Activist forcibly removed from Texas statehouse, banned for 1 year for displaying banner in support of trans kids

A prominent transgender advocate in Texas said she was forcibly removed — and subsequently banned for a year — from the state Capitol after displaying a banner in support of trans kids during a protest on Tuesday.

Sofia Sepulveda was protesting against SB 14, a bill that would ban gender-affirming care for transgender minors.

House lawmakers are set to start debating the legislation on Tuesday. Several pieces of legislation, including a trans sports ban and a ban on discussing LGBTQ issues in classrooms, are currently being considered by the state legislature. According to Equality Texas, there are more than 140 bills that would codify discrimination against LGBTQ Texans.

Sepulveda was one of hundreds of young transgender Texans, their families and supporters who showed up at the Texas Capitol on Tuesday to make their voices heard.

Carrying flags and signs with messages including “Trans kids belong” and “Protect trans kids,” demonstrators started singing chants in support of transgender youth, the Texas Tribune reported.

Sepulveda, who works as the community engagement and advocacy manager for Equality Texas, said she was disciplined by Department of Public Safety officers after dropping a large banner that read “Let Trans Kids Grow Up” in the main rotunda during the protest.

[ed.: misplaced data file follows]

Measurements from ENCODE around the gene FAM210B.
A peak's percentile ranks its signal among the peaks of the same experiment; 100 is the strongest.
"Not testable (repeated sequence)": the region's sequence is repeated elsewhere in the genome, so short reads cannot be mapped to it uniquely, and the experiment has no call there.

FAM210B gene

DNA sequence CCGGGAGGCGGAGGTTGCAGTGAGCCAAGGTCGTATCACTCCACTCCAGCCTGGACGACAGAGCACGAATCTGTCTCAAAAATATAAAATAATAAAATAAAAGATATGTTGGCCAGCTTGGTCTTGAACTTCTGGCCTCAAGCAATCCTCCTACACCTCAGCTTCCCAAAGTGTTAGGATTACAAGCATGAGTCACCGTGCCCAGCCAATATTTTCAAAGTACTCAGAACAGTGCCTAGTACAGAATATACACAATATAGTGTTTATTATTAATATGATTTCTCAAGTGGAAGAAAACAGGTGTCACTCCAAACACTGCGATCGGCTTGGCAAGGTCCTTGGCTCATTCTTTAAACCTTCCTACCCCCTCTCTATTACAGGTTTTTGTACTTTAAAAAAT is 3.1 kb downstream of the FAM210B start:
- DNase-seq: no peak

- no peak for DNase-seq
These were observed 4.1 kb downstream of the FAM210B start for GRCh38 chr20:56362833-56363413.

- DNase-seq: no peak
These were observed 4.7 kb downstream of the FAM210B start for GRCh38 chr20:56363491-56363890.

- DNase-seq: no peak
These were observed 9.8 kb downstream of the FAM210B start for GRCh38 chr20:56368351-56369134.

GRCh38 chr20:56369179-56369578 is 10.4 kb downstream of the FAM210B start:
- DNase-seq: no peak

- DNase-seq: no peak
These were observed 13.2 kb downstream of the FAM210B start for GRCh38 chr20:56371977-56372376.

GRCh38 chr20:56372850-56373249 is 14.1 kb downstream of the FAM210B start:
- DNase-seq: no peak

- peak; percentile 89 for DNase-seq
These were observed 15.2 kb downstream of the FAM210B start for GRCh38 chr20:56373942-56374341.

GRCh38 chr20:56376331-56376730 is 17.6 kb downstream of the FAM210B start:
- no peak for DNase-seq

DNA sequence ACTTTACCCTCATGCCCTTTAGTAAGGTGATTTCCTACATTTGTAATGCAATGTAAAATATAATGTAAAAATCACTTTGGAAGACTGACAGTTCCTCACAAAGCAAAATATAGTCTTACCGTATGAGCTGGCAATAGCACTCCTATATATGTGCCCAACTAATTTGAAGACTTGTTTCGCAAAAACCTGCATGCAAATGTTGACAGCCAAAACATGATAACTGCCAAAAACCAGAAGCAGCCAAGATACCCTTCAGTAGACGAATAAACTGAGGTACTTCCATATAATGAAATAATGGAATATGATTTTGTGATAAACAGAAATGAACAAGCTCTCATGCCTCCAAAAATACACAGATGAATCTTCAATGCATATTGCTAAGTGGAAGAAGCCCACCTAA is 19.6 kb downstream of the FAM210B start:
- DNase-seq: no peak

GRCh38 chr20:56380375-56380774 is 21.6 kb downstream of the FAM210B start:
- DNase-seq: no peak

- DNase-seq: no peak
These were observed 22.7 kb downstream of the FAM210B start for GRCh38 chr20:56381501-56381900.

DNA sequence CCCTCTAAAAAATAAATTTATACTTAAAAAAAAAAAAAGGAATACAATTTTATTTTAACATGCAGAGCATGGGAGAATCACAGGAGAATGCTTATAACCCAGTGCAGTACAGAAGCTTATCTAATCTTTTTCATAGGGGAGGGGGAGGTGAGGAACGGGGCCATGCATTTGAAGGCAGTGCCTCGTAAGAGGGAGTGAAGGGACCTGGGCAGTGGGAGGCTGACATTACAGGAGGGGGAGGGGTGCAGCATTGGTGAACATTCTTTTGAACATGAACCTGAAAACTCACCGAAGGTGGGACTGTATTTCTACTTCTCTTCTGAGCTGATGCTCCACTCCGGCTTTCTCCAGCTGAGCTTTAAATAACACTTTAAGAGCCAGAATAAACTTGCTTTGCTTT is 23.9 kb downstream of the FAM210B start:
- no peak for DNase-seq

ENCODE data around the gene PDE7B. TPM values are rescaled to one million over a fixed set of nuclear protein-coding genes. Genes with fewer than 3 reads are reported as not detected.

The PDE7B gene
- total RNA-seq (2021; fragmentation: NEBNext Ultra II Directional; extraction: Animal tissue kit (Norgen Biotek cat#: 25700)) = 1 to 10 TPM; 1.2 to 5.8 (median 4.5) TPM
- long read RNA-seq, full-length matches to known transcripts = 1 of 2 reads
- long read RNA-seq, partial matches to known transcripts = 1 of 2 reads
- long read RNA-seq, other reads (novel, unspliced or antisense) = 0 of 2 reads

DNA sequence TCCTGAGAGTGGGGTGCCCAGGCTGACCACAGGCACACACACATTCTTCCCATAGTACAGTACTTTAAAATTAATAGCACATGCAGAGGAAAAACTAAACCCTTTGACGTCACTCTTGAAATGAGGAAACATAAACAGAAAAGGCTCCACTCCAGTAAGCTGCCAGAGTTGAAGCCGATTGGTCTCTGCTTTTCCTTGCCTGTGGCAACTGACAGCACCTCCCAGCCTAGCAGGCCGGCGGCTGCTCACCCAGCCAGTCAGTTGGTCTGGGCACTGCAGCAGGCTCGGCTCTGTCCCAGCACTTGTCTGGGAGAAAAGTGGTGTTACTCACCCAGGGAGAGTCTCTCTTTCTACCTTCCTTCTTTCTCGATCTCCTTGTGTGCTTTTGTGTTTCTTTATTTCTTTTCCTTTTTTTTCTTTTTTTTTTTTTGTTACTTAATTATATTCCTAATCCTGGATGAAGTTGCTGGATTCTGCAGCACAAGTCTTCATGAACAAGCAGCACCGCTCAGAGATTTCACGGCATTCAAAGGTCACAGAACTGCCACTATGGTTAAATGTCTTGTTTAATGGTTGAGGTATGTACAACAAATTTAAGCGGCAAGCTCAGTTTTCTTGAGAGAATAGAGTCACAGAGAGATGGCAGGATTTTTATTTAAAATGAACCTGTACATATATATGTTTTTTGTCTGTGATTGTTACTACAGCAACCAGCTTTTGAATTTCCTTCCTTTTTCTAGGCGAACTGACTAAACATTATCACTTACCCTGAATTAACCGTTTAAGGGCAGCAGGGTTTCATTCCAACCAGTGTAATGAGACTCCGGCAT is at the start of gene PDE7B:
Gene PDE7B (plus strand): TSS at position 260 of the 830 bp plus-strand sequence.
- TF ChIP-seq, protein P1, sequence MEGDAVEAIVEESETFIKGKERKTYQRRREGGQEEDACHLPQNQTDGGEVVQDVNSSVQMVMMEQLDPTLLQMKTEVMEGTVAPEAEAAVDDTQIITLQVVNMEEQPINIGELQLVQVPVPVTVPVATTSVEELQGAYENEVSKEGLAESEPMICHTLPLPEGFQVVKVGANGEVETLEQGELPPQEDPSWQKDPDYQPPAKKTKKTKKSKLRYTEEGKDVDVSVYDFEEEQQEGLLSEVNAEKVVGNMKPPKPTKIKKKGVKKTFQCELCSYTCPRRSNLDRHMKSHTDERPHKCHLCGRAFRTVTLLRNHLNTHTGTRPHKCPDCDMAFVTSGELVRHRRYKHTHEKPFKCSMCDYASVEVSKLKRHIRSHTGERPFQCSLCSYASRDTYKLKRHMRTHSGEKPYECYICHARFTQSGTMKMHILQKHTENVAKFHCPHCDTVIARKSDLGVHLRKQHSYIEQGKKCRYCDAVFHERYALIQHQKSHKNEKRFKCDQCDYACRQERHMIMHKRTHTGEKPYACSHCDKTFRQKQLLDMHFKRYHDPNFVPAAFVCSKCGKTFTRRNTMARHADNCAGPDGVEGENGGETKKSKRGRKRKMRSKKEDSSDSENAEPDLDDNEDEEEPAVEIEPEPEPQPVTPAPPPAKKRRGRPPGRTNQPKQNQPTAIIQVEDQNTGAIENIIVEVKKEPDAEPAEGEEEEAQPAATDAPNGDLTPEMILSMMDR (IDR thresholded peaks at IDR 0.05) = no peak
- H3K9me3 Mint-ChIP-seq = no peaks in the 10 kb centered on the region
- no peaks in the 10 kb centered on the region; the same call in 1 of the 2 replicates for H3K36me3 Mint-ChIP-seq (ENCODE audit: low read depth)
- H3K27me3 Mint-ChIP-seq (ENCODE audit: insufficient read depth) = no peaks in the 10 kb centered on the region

In a statement shared with the Daily News, Sepulveda said she was being intimidated by state authorities — and she intends to keep fighting.

“I am a proud Texas resident, a Mexican-American, and a transgender woman, and I deserve to have my voice heard just like any other Texan invested in the policies shaping our lives,” said Sepulda, who’s also a board member of the Transgender Education Network of Texas. “This is nothing more than an attempt to intimidate me and members of other marginalized communities from speaking our truth. I know I have done nothing wrong and I refuse to be silenced.”

National LGBTQ rights leaders were quick to denounce the action of the Texas DPS.

Their reaction was “unbelievably harsh and an unacceptable assault on basic freedoms,” said Sarah Kate Ellis, president and CEO of GLAAD. “No one should be threatened for sharing their values and viewpoints on the issues that most matter to them and their communities.”

SB 14 is one of more than 540 anti-LGBTQ bills introduced in state legislatures across the country this year.